What happens if Parties are forced to nominate 25% women to their nomination list – but voters do not vote for them? Does this mean that the women who had been rejected by the voter should get a place just because of the quota? This is the crisis following the local government election & exposes the drawbacks of such an inclusion.

If women want to enter politics they must do so on equal footing. There is nothing equal or democratic about quotas for women where even after people have rejecting them by vote because of the allocation they have to be accommodated. This is totally undemocratic. No woman can feel proud of herself to be in politics simply because of a quota system when being a politician means that she has to daily interact with her constituency & the general public and she knows they did not vote for her & have rejected her.

However, it is suggested that the national list include a % of women who do not stand for election & are accommodated on the merit of their achievements besides being a woman.

It is to be noted that in the case of the nomination of a female member to the present constitutional council many in the public were not satisfied with the choice given that the particular female had done nothing for the nation except accumulate titles & awards for herself serving foreign masters.

In no country except perhaps majority Muslim countries, the voice of women is stifled. Women have enough of platforms to air their views. Women cannot complain that people don’t vote for them because they are women – people may not vote for them not because they don’t like them as women but more so because they don’t believe in their abilities to govern. Therefore, why should the general public be saddled with such people-rejected women just because they are women?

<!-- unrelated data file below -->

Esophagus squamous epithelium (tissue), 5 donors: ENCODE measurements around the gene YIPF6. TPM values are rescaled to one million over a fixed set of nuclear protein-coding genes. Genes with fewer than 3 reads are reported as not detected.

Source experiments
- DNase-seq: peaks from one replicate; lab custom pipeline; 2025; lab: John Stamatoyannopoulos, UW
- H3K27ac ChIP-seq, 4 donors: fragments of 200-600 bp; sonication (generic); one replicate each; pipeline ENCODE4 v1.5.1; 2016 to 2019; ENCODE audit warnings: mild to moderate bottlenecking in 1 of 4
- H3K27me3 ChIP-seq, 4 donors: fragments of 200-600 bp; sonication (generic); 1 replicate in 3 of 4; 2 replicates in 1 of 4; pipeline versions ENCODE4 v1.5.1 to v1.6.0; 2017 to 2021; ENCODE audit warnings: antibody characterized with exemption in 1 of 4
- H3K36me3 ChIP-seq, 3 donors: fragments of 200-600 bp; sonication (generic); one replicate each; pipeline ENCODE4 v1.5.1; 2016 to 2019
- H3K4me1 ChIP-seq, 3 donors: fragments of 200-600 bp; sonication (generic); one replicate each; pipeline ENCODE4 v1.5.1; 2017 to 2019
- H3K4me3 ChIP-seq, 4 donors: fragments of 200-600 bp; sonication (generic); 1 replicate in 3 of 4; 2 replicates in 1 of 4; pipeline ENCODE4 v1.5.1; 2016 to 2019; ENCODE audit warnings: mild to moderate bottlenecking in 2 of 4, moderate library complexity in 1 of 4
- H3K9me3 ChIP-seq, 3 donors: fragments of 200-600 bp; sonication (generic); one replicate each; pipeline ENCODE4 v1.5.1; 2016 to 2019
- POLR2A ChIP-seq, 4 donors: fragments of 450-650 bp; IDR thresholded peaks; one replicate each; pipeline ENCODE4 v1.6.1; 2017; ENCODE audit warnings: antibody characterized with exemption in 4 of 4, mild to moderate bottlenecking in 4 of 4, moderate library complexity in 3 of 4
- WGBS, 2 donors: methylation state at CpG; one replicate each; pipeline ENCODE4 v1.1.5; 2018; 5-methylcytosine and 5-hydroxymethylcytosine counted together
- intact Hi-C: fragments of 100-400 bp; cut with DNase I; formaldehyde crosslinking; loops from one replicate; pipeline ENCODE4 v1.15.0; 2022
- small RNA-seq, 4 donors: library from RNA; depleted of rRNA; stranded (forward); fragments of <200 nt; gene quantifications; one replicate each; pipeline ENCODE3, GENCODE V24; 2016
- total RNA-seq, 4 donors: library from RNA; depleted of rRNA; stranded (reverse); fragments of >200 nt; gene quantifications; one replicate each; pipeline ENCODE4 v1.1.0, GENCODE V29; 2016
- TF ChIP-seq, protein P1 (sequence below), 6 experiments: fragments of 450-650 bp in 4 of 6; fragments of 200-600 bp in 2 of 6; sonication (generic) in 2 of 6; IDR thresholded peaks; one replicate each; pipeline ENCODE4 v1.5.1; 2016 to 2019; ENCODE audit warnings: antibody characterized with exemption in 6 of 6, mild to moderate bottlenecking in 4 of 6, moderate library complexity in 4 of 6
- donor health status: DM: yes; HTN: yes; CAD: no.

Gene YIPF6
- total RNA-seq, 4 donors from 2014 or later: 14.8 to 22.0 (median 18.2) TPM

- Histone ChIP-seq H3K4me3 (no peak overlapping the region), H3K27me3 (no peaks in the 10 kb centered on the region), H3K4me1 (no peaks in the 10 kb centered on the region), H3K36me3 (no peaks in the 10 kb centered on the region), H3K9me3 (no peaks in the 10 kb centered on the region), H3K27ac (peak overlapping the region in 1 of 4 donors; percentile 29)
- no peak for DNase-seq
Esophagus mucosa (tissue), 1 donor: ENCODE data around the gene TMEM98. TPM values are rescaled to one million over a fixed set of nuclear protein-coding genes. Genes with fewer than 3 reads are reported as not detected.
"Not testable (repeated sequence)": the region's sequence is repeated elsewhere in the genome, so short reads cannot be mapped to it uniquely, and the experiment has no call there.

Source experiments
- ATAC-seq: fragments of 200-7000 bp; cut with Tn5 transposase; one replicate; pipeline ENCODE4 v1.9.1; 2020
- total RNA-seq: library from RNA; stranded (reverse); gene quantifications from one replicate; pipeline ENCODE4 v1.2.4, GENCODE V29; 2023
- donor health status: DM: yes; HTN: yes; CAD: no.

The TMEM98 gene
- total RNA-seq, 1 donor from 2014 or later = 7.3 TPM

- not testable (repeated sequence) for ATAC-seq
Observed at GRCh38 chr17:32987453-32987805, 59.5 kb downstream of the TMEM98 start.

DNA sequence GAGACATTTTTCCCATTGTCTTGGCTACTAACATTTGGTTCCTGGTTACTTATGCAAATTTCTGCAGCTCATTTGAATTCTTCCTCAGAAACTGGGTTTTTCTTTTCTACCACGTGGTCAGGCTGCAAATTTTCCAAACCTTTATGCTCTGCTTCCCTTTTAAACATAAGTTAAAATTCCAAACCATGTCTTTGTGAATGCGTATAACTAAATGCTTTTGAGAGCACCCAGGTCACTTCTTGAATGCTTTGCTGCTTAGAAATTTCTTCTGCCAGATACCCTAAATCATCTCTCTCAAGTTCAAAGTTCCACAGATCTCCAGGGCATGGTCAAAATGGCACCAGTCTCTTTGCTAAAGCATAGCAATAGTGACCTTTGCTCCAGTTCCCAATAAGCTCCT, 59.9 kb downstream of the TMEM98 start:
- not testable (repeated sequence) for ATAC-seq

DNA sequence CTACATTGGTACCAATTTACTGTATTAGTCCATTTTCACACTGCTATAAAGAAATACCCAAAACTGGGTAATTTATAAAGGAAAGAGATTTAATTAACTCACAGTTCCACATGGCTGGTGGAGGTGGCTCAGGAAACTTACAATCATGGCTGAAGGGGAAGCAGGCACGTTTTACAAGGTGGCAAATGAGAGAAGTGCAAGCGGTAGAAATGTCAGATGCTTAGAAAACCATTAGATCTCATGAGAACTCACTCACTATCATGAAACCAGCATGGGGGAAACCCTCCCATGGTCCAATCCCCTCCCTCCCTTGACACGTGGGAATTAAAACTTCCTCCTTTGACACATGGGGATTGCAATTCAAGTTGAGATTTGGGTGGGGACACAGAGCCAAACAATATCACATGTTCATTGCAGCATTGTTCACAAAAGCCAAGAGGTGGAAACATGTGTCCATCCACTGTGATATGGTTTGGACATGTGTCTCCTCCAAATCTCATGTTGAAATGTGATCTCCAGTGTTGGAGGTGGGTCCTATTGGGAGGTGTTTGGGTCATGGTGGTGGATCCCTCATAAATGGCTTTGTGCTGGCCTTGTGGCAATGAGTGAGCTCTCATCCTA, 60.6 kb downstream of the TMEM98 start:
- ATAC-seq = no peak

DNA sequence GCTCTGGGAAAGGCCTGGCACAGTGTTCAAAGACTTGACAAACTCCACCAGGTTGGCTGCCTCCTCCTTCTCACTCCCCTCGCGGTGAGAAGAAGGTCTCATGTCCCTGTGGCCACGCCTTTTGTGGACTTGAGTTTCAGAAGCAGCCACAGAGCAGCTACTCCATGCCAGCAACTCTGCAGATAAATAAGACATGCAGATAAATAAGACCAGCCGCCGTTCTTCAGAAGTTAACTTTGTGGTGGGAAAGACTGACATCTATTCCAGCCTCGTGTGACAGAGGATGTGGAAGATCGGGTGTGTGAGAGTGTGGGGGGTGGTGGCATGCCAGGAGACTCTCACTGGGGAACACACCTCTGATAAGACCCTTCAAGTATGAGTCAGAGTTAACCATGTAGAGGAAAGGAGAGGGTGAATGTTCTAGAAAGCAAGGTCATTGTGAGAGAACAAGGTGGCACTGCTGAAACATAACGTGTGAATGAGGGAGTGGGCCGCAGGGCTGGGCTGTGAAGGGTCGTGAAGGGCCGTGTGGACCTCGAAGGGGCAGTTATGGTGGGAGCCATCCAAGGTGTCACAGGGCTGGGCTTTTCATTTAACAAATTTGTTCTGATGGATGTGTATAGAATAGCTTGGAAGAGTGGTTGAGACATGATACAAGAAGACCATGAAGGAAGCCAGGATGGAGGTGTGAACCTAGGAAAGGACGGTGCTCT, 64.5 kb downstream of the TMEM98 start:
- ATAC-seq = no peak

In many countries where the quota system prevails either female family members of politicians are enlisted denying outside women any opportunity, creating more chaos and adding to the prevailing corrupt environment that exists.

Many of those peddling for the women quota are from foreign paid NGO circles. Many advertise themselves as well-known women activists, however would the people elect them at an election? While they believe they are ardent followers of causes among their own circles, the people know too well how biased and selective they are in their choice of ‘causes’ based on the foreign funds they get as seen by recent examples of how they selectively held vigils for one victim ignoring others. The people are no fools. People have been fooled by false propaganda but now they are more alert & are questioning every move people in public make.

On the one hand women are demanding equal status as men and at another extreme they are demanding quotas simply because they are women. What we cannot forget is that women & men will always be different both physically & mentally. What some women can do, men cannot do, what some men can do women cannot do.

Certainly, in areas where both are in equal employment there should be no discrepancies in salaries & promotions, however there are some jobs that men do that women don’t want to do though a handful of women may want to try. Same case in reverse for men too. However, just because a series of demonstrations and propaganda programs are funded by NGOs with women demanding for women quotas it is for individual countries to assess the culture of their environment & society before plugging notions that are imported from time to time which end up totally upsetting the existing systems.



Shenali D Waduge



Leave a Reply

You must be logged in to post a comment.



Copyright © 2019 All Rights Reserved. Powered by Wordpress